The Committee on Advanced Subspecialty Training (CAST) is responsible for the development and refinement of training requirements for advanced subspecialty fellowship programs (accreditation). Until 9/1/2019 CAST was also responsible for individual advanced subspecialty trainees (certification) beyond those of the core neurosurgery residency.
CAST is comprised of a Chair, a Secretary/Treasurer, and five additional members. Adhoc members are added as needed. A CAST committee member may serve up to two terms, with each term lasting 3 years.
The SNS Executive Council appoints CAST officers and may appoint them for extended terms. CAST members are appointed from active SNS members. The Chair of NESAC (neuroendovascular surgery advisory committee) is also a member of the CAST Committee.
The SNS Executive Council looks for current or past members of the RC for Neurological Surgery and/or current or past directors of the American Board of Neurological Surgery (ABNS) as good candidates for appoint to CAST. This is due to the familiarity these people have with the principles of the accreditation and certification processes. The CAST Chair attends the SNS Council meetings for the purpose of continuity between the work of CAST and that of the Council.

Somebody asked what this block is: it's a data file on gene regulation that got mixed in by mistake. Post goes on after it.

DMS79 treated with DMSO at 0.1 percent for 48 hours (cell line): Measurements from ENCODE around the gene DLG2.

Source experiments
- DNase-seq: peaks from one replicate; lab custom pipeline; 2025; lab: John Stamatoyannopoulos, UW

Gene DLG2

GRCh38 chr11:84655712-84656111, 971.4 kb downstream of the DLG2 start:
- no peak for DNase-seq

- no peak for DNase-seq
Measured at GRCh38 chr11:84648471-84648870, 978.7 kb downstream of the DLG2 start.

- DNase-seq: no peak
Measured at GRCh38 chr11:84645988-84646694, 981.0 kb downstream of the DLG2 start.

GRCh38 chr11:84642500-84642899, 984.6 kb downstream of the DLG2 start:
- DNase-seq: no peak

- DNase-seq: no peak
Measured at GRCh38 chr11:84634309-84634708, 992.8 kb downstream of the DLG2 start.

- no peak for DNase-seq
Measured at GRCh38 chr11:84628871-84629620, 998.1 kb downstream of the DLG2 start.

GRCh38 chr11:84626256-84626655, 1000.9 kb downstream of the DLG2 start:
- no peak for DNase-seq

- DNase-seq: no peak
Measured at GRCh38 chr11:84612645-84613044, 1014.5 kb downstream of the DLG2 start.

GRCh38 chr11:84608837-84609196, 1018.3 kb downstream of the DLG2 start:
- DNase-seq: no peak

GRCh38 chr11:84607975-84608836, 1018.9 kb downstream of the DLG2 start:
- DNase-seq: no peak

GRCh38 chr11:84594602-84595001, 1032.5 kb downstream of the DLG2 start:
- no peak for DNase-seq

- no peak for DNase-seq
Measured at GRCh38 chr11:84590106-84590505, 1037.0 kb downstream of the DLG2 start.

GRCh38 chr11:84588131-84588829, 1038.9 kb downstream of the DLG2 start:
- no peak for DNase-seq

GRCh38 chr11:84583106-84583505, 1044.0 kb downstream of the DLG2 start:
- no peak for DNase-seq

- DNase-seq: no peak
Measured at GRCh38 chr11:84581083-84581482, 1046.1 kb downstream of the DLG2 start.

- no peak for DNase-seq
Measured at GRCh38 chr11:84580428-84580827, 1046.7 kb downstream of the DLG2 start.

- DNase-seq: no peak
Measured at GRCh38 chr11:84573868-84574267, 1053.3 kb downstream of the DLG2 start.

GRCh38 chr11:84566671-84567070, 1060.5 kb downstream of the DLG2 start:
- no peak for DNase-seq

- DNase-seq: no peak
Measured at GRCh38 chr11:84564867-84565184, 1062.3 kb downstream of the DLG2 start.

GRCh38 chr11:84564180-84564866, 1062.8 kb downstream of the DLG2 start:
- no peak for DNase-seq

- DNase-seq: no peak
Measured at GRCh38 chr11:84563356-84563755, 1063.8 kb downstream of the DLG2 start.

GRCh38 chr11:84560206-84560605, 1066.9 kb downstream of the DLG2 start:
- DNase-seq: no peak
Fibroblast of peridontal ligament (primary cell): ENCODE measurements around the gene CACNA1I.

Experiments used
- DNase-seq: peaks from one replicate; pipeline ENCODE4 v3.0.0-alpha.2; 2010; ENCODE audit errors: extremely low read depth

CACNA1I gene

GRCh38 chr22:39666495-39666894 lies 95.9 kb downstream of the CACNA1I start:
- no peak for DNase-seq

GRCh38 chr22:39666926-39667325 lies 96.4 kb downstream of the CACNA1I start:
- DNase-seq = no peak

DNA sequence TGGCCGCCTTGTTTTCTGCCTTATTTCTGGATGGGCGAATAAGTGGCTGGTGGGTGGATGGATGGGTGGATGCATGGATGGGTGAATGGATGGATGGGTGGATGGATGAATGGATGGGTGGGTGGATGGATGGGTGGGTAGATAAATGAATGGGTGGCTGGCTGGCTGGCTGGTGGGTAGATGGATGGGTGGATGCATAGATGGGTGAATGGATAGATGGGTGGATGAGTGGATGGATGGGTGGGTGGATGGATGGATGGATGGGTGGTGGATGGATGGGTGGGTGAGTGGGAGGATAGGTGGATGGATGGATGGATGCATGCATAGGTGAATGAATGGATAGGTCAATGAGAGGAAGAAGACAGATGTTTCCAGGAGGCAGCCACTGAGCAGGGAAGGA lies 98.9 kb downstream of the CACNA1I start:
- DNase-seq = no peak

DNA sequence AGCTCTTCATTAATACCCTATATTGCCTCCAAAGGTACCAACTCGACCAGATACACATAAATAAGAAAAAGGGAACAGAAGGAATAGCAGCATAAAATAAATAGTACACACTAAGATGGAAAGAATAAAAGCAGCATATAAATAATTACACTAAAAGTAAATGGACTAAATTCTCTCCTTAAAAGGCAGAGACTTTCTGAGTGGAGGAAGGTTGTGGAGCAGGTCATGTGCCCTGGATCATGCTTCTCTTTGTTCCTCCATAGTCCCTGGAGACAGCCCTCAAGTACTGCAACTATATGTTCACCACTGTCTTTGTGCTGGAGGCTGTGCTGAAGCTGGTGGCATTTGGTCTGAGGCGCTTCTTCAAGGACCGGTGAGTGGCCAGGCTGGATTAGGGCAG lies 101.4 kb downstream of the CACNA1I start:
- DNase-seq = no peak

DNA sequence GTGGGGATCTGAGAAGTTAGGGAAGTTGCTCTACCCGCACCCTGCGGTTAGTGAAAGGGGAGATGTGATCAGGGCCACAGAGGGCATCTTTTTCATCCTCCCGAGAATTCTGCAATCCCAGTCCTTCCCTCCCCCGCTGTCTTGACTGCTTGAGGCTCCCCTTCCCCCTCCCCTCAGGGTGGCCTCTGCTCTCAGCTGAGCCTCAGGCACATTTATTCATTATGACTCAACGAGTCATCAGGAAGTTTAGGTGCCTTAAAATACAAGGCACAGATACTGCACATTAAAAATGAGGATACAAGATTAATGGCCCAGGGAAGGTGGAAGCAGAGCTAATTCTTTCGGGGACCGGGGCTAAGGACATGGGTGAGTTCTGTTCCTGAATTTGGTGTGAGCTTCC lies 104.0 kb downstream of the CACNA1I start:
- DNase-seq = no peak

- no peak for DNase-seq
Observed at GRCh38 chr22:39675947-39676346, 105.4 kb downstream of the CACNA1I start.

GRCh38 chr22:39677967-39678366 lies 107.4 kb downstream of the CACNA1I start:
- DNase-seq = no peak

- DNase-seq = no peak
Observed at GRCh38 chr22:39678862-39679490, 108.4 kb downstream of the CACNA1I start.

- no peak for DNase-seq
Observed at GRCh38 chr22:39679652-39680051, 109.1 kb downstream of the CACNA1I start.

CAST is in close communication with the AANS Sections in the establishment of fellowship-level subspecialty training program requirements. Fellowship Review Committees (FRC), appointed in conjunction with Section leadership, assist CAST in reviewing accreditation applications and establishing practice standards. Considerations for FRC participation include, but are not limited to, active membership in the SNS, past or present Section leadership activities, and experience as a director of an existing fellowship.
As of 9/1/2019, The ABNS is responsible for managing subspecialty certification now referred to as Recognition of Focused Practice (RFP). There are currently three ABMS approved RFPs: 1) Pediatric Neurological Surgery, 2) Neurocritical Care and 3) CNS Neuroendovascular surgery.